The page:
Two-thirds of the members of the Commission have replied to the request of the chairman for an expression of their opinion. Most of them are in general well satisfied with the existing system of classification and nomenclature. Lindblad reports on successful work upon the determination of absolute magnitudes of faint stars, in many ways. Adams writes: “I might suggest that attention be called in the report to the fact that the ultra-violet spectra, even of stars like β Orionis, show large numbers of lines. As you probably remember, the spectrum of Sirius resembles, at first sight, the solar spectrum. If all observatories had the facilities for getting spectra in the far ultra-violet, this region would probably furnish the best criteria for spectral type.” Merrill suggests: “The nomenclature which, upon the basis of atomic transition, assigns the adjective ‘nebular’ to lines which may not occur in nebulae, and ‘ auroral ‘ to lines which may not occur in the aurora, is surely not an ideal one.
The present report is the first for which this newly-formed Commission has been responsible. In view of this fact, and in view of the still exploratory nature of many investigations in spectrophotometry, as well as the need for the highest measure of individuality in the attack of the not simple problems involved, it would be premature to propose, simple though it might be to do so, any far reaching plans for co-operative schemes of investigation. These undoubtedly will play a part in the later work of the Commission, but what appears to be needed now is a closer definition of the aims of spectrophotometry, and at least a reference to the many branches of the subject where investigation is needed. The present report attempts to deal with these topics in three successive sections, concerned in turn with the unique property of spectrophotometric measures, the fields of application of spectrophotometry, and recent developments in a still incomplete and difficult technique.
Much material extending our knowledge of stellar magnitudes has accumulated during the last four years. In the appendix to this report will be found a list of recent catalogues, a summary of the discussion made at Mt Wilson by Seares and the formulae that he finds for the reduction of these catalogues to a fundamental system, until such time as a more extended discussion shall have furnished definitive corrections.
The Committee expressed its appreciation of the value of the work done by Prof. Seares, while President of the Commission, in the direction of establishing the relations between various other catalogues and the International System.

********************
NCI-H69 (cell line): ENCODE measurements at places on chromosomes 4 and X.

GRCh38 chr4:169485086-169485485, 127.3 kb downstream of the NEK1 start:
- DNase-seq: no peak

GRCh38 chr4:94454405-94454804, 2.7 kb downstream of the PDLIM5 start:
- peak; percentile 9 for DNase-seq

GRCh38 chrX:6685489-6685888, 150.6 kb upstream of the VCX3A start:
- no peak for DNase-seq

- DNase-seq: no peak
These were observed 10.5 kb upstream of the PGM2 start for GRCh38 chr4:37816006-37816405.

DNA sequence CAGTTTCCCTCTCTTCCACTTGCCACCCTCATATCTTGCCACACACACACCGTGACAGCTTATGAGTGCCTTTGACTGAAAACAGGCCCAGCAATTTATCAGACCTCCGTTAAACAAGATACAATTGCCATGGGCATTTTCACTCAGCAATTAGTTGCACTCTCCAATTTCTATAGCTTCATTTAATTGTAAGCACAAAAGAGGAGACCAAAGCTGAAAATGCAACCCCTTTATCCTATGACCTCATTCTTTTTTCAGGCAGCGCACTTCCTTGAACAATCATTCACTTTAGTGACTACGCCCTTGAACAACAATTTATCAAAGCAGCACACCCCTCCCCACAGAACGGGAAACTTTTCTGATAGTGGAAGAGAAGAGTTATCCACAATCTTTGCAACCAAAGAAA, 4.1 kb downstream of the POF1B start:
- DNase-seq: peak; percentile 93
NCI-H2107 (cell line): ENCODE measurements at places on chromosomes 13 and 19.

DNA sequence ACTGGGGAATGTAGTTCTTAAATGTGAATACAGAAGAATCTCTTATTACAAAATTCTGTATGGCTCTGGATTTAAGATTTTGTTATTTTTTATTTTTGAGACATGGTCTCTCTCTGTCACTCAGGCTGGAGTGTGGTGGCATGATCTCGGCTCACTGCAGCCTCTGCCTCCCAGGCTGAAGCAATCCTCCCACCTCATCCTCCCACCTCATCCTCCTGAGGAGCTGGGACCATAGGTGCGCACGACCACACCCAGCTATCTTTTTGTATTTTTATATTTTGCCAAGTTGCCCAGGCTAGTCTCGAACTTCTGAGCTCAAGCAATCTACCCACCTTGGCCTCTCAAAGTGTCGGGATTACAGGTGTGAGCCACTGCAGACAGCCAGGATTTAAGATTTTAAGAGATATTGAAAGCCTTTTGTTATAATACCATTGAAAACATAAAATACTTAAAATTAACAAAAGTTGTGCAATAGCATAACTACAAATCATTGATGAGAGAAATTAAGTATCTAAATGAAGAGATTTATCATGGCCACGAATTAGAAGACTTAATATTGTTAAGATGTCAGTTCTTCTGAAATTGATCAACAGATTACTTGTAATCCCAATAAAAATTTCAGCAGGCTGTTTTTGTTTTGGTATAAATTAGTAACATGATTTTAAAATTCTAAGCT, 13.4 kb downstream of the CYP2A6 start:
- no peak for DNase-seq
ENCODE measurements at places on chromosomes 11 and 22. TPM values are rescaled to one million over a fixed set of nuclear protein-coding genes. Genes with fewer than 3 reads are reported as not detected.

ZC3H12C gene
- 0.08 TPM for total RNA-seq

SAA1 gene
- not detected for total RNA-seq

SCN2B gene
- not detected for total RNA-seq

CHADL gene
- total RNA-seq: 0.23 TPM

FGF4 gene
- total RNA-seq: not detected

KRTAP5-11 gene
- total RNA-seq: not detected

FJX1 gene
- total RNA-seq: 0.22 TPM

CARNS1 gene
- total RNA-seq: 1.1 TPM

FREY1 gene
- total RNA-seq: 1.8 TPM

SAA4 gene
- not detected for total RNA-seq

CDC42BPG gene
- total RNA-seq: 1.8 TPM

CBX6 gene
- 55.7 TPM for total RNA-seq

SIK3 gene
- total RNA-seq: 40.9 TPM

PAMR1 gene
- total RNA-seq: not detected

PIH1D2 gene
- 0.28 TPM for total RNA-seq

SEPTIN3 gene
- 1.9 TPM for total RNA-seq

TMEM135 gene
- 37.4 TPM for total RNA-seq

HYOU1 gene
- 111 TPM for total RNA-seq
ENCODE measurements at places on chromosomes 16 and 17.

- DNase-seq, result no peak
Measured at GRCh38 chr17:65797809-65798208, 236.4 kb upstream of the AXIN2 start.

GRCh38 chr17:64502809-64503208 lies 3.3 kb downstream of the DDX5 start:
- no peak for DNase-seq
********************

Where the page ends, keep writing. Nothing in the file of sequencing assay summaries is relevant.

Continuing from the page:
The relations given by Prof. Seares, in the Draft Report, between the International System and the catalogues that have appeared during the last four years, form a new and very important contribution to this fundamental problem. But nothing in science can be definitive. The formulae given by Seares will be subject to modification by more extended discussion: they must be regarded as provisional; the Committee decided to place them in an appendix to the main report.
The following summarizes the activities of various members of the Commission in matters pertaining to stellar photometry during the interval 1932-35:
La partie photométrique des trois derniers volumes du Catalogue Astrographique (zone de Catane entre +46° et +55°) est soigneusement dressée sur le système de Miss Leavitt (Harv. Annals, 81). L’erreur moyenne des grandeurs, d’après la réduction de 100 plaques (zones +51° à + 54°, entre 6h et I2h), n’est que de ± om.o8. Nos réductions photométriques ont été effectuées par la formule
D = a-bg+cg2-dg3,
où D dénote le diamètre de l’image photographique et G=8m+g dénote la grandeur de l’étoile.
Investigation of stellar spectra has been active during the last four years. Without attempting to make a complete survey, some important researches may be mentioned.
The theory of the intensities and contours of absorption lines has been discussed by Eddington, Milne, Pannekoek, Woolley, H. H. Plaskett, and others, and has proved to be difficult. For example, no quantitative theory has yet been developed for the residuai intensity which remains in even the strongest lines, although the physical causes underlying the formation of residual intensities are rather obvious. Study of solar lines with light which has left the surface at different angles shows that the processes which produce the wings and the centre are probably different. The most promising line of attack on this intricate problem appears to be in studies of the solar spectrum, where different regions of the disc may be separately investigated, rather than of integrated starlight. The highest dispersion available, even in solar work, will be none too great.
The committee of the Carte du Ciel in 1910 adopted the following convention : That for Ao stars between magnitudes 5·5 and 6·5 the mean photographic magnitude should equal the mean Harvard visual magnitude. As a corollary, the colour index of Ao stars would then be zero.
The zero point of the photographic magnitudes of the International Polar Sequence was fixed as nearly as possible in accordance with this definition; but it was by no means certain that the magnitudes thus adopted for the few stars of the Sequence represented the zero point defined by all the Ao stars specified.